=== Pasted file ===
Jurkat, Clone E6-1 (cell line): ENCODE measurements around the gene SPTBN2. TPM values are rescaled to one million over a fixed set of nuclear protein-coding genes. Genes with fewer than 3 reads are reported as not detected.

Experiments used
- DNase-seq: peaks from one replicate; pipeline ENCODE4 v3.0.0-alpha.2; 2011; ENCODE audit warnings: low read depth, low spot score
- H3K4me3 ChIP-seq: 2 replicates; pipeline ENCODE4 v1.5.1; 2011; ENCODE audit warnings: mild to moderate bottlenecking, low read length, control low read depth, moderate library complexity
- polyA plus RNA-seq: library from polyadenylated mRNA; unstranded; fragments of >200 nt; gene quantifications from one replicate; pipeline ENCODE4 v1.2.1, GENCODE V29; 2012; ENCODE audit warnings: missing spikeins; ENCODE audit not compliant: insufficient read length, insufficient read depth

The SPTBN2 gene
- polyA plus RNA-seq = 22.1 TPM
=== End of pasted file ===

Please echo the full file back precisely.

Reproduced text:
Jurkat, Clone E6-1 (cell line): ENCODE measurements around the gene SPTBN2. TPM values are rescaled to one million over a fixed set of nuclear protein-coding genes. Genes with fewer than 3 reads are reported as not detected.

Experiments used
- DNase-seq: peaks from one replicate; pipeline ENCODE4 v3.0.0-alpha.2; 2011; ENCODE audit warnings: low read depth, low spot score
- H3K4me3 ChIP-seq: 2 replicates; pipeline ENCODE4 v1.5.1; 2011; ENCODE audit warnings: mild to moderate bottlenecking, low read length, control low read depth, moderate library complexity
- polyA plus RNA-seq: library from polyadenylated mRNA; unstranded; fragments of >200 nt; gene quantifications from one replicate; pipeline ENCODE4 v1.2.1, GENCODE V29; 2012; ENCODE audit warnings: missing spikeins; ENCODE audit not compliant: insufficient read length, insufficient read depth

The SPTBN2 gene
- polyA plus RNA-seq = 22.1 TPM